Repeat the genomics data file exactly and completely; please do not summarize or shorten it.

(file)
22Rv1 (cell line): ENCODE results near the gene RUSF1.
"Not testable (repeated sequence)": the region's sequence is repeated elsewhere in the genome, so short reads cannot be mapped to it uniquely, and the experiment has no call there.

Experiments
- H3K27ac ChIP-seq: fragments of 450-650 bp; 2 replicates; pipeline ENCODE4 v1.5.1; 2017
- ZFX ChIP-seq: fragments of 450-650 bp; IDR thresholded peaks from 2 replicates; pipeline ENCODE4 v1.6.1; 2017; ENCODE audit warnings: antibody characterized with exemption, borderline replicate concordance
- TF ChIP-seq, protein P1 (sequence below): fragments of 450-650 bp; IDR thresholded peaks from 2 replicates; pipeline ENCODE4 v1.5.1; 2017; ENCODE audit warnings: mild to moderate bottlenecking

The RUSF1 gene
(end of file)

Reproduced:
22Rv1 (cell line): ENCODE results near the gene RUSF1.
"Not testable (repeated sequence)": the region's sequence is repeated elsewhere in the genome, so short reads cannot be mapped to it uniquely, and the experiment has no call there.

Experiments
- H3K27ac ChIP-seq: fragments of 450-650 bp; 2 replicates; pipeline ENCODE4 v1.5.1; 2017
- ZFX ChIP-seq: fragments of 450-650 bp; IDR thresholded peaks from 2 replicates; pipeline ENCODE4 v1.6.1; 2017; ENCODE audit warnings: antibody characterized with exemption, borderline replicate concordance
- TF ChIP-seq, protein P1 (sequence below): fragments of 450-650 bp; IDR thresholded peaks from 2 replicates; pipeline ENCODE4 v1.5.1; 2017; ENCODE audit warnings: mild to moderate bottlenecking

The RUSF1 gene